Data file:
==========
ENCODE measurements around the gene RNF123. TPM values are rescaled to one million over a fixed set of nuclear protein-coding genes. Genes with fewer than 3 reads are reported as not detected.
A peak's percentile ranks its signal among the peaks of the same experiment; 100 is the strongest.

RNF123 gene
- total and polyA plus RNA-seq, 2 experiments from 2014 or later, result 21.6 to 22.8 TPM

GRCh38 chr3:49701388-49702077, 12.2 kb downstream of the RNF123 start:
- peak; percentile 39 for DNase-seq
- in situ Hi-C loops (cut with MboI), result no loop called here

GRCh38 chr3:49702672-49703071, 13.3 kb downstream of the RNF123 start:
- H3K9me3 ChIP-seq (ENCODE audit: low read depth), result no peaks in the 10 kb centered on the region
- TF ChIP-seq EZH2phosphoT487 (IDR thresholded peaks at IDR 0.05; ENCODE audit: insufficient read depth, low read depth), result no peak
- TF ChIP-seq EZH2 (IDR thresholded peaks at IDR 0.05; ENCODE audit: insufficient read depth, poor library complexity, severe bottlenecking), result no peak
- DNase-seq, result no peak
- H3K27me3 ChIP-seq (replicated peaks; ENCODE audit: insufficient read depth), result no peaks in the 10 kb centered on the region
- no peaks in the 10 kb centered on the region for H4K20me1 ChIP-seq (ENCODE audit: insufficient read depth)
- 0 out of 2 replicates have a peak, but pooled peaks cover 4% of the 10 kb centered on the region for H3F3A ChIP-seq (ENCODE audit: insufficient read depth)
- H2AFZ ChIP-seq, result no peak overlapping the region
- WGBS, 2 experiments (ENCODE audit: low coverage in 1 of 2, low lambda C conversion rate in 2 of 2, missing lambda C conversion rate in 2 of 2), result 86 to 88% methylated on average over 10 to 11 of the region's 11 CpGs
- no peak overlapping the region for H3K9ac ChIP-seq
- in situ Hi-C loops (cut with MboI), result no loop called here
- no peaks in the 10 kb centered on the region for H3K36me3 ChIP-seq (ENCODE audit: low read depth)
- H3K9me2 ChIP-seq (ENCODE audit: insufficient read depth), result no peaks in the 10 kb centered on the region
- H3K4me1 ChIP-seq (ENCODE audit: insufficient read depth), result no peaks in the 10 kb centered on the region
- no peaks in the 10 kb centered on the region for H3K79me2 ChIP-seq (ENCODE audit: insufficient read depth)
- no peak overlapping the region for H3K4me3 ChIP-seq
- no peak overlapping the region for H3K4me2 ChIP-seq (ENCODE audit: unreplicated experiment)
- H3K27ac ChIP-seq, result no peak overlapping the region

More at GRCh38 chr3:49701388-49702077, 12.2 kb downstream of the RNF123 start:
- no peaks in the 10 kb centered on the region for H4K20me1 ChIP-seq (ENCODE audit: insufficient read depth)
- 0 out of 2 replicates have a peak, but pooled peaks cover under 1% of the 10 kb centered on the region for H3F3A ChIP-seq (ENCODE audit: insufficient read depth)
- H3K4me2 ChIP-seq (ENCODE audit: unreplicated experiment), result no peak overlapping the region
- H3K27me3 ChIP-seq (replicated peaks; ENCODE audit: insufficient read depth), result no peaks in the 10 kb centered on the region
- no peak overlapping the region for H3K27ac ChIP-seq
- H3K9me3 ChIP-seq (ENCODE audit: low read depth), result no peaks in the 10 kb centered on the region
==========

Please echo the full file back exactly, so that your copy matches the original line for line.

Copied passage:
ENCODE measurements around the gene RNF123. TPM values are rescaled to one million over a fixed set of nuclear protein-coding genes. Genes with fewer than 3 reads are reported as not detected.
A peak's percentile ranks its signal among the peaks of the same experiment; 100 is the strongest.

RNF123 gene
- total and polyA plus RNA-seq, 2 experiments from 2014 or later, result 21.6 to 22.8 TPM

GRCh38 chr3:49701388-49702077, 12.2 kb downstream of the RNF123 start:
- peak; percentile 39 for DNase-seq
- in situ Hi-C loops (cut with MboI), result no loop called here

GRCh38 chr3:49702672-49703071, 13.3 kb downstream of the RNF123 start:
- H3K9me3 ChIP-seq (ENCODE audit: low read depth), result no peaks in the 10 kb centered on the region
- TF ChIP-seq EZH2phosphoT487 (IDR thresholded peaks at IDR 0.05; ENCODE audit: insufficient read depth, low read depth), result no peak
- TF ChIP-seq EZH2 (IDR thresholded peaks at IDR 0.05; ENCODE audit: insufficient read depth, poor library complexity, severe bottlenecking), result no peak
- DNase-seq, result no peak
- H3K27me3 ChIP-seq (replicated peaks; ENCODE audit: insufficient read depth), result no peaks in the 10 kb centered on the region
- no peaks in the 10 kb centered on the region for H4K20me1 ChIP-seq (ENCODE audit: insufficient read depth)
- 0 out of 2 replicates have a peak, but pooled peaks cover 4% of the 10 kb centered on the region for H3F3A ChIP-seq (ENCODE audit: insufficient read depth)
- H2AFZ ChIP-seq, result no peak overlapping the region
- WGBS, 2 experiments (ENCODE audit: low coverage in 1 of 2, low lambda C conversion rate in 2 of 2, missing lambda C conversion rate in 2 of 2), result 86 to 88% methylated on average over 10 to 11 of the region's 11 CpGs
- no peak overlapping the region for H3K9ac ChIP-seq
- in situ Hi-C loops (cut with MboI), result no loop called here
- no peaks in the 10 kb centered on the region for H3K36me3 ChIP-seq (ENCODE audit: low read depth)
- H3K9me2 ChIP-seq (ENCODE audit: insufficient read depth), result no peaks in the 10 kb centered on the region
- H3K4me1 ChIP-seq (ENCODE audit: insufficient read depth), result no peaks in the 10 kb centered on the region
- no peaks in the 10 kb centered on the region for H3K79me2 ChIP-seq (ENCODE audit: insufficient read depth)
- no peak overlapping the region for H3K4me3 ChIP-seq
- no peak overlapping the region for H3K4me2 ChIP-seq (ENCODE audit: unreplicated experiment)
- H3K27ac ChIP-seq, result no peak overlapping the region

More at GRCh38 chr3:49701388-49702077, 12.2 kb downstream of the RNF123 start:
- no peaks in the 10 kb centered on the region for H4K20me1 ChIP-seq (ENCODE audit: insufficient read depth)
- 0 out of 2 replicates have a peak, but pooled peaks cover under 1% of the 10 kb centered on the region for H3F3A ChIP-seq (ENCODE audit: insufficient read depth)
- H3K4me2 ChIP-seq (ENCODE audit: unreplicated experiment), result no peak overlapping the region
- H3K27me3 ChIP-seq (replicated peaks; ENCODE audit: insufficient read depth), result no peaks in the 10 kb centered on the region
- no peak overlapping the region for H3K27ac ChIP-seq
- H3K9me3 ChIP-seq (ENCODE audit: low read depth), result no peaks in the 10 kb centered on the region